Ten Literary Things I Remember


cardplayersonthebeach Tunisia

(5 mythic card-players on a Tunisian beach)

1) In one of J.D. Salinger’s short stories, this guy who’s just been turned down for military service during the Vietnam war turns from the window and says, ” Ya know who the next war’s gonna be with? The goddam Eskimos. And ya know who’s gonna be conscripted this time? Everyone over sixty. ”

laz cbv

(3 Musicians make music in a sunny Lanzarote bar)

2) One of Jane Austen’s good guys saying quietly, “Badly done, Emma,” after she has publicly humiliated a well-meaning but irritatingly boring family servant.

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( 6 Flappers doing a Shetland version of the Charleston outside the Flattie Bar)

3) The last 2 lines of Macbeth’s soliloquy about the meaning of life:
“‘Tis a tale told by an idiot,
Full of sound and fury and signifying nothing.”
only the actor (not Olivier)  pronounced the last word “noth……thing”.

4) In Albee’s “Virginia Woolf” play,  Martha asks where the telegram is with the terrible news that their son is dead and George says, “ I ate it.”

5) A three line poem but whose I can’t remember:
wherever i go
i go too
and spoil everything. ”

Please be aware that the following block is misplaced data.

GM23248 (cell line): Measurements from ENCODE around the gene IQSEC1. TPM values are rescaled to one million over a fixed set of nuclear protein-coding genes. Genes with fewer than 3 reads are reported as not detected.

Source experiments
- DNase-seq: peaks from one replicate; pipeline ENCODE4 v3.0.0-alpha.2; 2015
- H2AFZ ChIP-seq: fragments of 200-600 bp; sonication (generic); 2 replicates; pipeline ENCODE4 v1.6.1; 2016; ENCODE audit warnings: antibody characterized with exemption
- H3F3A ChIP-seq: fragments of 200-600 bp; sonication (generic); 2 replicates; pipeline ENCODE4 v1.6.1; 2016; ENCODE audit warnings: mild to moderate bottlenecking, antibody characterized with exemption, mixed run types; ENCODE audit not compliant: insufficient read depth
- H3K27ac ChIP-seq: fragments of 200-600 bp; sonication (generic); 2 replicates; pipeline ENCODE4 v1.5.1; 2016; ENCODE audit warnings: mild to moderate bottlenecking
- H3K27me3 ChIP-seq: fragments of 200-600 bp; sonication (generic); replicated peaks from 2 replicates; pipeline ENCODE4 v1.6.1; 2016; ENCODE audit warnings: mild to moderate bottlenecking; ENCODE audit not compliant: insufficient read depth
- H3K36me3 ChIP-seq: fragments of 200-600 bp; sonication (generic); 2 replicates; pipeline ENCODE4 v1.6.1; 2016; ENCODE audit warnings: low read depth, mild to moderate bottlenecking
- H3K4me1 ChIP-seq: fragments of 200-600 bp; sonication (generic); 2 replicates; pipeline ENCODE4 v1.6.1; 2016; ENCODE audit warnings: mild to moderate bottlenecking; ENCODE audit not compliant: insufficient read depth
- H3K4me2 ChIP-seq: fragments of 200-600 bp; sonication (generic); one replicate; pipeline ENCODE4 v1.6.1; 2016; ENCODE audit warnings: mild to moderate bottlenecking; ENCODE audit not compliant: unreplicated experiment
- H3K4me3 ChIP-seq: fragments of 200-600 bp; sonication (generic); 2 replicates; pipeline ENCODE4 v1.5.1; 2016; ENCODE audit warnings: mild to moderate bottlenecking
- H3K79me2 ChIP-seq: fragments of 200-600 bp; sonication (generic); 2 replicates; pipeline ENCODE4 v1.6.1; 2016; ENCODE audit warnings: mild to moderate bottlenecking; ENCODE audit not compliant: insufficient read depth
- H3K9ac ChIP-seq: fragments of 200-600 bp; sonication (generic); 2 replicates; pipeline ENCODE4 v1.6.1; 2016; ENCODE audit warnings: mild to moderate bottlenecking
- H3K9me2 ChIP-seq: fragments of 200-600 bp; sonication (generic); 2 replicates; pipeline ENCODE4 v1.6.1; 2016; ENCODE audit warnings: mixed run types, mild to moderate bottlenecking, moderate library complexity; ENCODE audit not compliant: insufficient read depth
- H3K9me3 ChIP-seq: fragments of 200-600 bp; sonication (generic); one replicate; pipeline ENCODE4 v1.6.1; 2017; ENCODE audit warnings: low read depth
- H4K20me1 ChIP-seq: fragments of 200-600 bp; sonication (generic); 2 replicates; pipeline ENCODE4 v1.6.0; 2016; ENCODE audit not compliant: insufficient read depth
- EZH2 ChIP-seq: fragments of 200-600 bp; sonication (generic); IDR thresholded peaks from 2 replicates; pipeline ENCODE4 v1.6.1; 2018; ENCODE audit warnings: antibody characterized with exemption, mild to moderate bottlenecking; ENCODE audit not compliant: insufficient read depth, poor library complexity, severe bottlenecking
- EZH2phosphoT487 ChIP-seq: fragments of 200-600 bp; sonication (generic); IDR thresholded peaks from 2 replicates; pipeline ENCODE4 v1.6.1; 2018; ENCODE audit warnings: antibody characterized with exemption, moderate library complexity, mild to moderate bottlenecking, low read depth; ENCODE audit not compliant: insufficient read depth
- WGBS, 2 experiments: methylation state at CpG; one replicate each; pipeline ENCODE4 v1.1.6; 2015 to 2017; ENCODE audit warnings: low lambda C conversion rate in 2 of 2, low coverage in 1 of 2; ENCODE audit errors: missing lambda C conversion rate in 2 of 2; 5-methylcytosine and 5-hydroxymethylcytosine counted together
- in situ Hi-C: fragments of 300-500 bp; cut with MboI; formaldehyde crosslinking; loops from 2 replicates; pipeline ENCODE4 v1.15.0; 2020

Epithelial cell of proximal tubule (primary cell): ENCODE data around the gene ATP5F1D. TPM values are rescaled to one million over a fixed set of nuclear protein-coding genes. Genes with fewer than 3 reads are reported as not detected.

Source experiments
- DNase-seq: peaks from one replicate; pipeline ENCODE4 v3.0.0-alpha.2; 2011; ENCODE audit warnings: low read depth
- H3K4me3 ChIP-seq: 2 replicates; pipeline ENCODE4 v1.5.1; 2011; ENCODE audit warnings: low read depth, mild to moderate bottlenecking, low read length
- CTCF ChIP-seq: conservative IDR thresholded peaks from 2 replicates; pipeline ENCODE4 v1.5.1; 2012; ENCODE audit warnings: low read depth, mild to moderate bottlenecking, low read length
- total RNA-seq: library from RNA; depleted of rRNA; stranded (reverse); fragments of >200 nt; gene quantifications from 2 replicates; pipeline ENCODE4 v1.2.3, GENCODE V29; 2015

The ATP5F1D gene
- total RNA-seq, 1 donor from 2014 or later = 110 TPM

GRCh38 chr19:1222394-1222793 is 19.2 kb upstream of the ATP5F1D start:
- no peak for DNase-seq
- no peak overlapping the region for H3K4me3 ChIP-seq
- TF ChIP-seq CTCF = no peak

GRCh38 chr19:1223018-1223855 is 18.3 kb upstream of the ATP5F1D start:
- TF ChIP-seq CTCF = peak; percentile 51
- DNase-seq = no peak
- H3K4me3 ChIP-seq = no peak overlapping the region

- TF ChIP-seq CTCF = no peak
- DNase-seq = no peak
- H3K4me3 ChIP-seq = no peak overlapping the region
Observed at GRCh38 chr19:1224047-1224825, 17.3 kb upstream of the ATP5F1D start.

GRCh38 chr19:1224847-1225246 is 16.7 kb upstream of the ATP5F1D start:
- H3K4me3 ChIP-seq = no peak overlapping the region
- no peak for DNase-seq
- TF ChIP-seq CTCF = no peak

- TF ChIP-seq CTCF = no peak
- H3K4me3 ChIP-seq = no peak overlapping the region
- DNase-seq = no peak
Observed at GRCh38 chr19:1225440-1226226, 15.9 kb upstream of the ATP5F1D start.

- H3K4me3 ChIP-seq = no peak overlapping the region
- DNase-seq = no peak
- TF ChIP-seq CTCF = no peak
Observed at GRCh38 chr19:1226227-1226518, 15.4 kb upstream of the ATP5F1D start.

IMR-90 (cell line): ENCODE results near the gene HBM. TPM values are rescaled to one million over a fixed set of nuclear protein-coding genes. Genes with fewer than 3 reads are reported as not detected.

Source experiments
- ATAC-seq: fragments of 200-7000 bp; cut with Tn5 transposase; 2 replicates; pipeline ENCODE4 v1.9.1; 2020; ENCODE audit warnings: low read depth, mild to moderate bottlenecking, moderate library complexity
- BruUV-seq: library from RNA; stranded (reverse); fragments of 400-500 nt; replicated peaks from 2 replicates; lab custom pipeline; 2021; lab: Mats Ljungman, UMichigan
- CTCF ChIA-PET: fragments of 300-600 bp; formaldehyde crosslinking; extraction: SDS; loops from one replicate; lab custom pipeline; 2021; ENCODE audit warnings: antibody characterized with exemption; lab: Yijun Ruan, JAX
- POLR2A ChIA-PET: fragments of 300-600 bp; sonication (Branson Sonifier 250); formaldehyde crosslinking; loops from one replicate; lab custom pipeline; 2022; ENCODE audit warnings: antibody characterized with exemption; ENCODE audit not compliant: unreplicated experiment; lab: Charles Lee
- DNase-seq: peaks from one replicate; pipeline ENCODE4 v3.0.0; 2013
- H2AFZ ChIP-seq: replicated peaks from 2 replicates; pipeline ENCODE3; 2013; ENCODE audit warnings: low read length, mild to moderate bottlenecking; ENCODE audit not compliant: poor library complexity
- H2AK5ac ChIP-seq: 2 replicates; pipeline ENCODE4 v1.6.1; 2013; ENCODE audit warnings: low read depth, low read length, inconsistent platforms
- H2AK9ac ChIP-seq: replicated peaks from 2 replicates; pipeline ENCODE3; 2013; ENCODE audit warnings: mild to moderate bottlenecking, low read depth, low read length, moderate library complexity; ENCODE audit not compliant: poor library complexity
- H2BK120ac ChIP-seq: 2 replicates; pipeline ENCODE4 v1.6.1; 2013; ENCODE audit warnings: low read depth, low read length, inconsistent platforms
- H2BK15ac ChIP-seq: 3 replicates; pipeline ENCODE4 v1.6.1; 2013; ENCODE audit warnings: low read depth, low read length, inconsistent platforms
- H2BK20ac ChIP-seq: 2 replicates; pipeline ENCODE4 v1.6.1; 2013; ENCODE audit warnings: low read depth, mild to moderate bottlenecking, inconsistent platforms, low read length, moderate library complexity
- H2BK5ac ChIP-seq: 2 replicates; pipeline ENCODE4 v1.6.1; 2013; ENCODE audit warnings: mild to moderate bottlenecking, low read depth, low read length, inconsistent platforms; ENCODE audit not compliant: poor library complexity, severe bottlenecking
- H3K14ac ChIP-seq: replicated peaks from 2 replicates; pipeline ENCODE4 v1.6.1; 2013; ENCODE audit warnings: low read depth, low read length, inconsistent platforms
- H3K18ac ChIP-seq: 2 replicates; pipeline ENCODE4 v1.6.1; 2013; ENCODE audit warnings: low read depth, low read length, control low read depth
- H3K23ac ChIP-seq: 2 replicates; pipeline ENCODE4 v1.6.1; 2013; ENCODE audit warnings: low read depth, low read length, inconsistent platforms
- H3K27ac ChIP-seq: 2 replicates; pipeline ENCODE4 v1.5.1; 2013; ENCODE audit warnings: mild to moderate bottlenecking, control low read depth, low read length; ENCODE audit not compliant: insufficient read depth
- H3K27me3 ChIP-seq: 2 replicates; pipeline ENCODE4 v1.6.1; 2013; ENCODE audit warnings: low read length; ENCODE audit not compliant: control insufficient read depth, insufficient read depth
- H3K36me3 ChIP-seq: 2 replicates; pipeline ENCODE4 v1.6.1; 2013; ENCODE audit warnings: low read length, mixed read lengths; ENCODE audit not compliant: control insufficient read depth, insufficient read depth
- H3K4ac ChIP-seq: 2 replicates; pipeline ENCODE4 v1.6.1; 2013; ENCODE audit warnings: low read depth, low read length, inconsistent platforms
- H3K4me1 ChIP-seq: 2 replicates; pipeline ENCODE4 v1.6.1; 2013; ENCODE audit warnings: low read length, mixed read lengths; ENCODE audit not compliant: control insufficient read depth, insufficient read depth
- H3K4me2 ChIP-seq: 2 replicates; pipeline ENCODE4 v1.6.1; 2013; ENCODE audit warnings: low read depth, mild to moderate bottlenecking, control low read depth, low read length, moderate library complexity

6) ‘Moby Dick’s’ 3-word opening sentence “Call me Ishmael ” but did the other 159,341 words live up to such a striking beginning?

7) ” I can’t remember the first thing I remember.” I can’t remember where this quote came from…

8) Lucky’s  2-page long  rant  in ‘ En Attendant Godot’ – ” Étant donné l’existence telle qu’elle jaillit des récents travaux publics de Poinçon et Wattmann d’un Dieu………..Si Calmes!..Conard!..Inachevés! ” – that is  funny or sad, silly or profound, comic or tragic, or everything altogether all at once.

9) “Yes, I remember Adlestrop —
The name, because one afternoon
Of heat the express-train drew up there
Unwontedly. It was late June……”

Because of ‘doing’ Edward Thomas’s  poem in school, I once cycled from somewhere to Adlestrop but  (thanks to Dr. Beeching) there was no station anymore to remember, just this this small, forgettable village (80 inhabitants) and  this wonderfully bright, light  poem to immortalise that chance, unforgotten moment in the summer of 1914.

10) “Life and Other Punctures” – a light-hearted, very English novel about a bicycle trip in France by Eleanor Bron that still makes me smile. And makes me think (hard) about memorable titles – “Lucky Jim”, “Lord Jim”, “Lord of the Flies”, ” Catch 22 “, ” Catcher in the Rye”, “Brief Encounter”, “Who’s Afraid of Virginia Woolf?”, “My Family and Other Animals”, “Look Back in Anger”, “Travels with a Donkey”……

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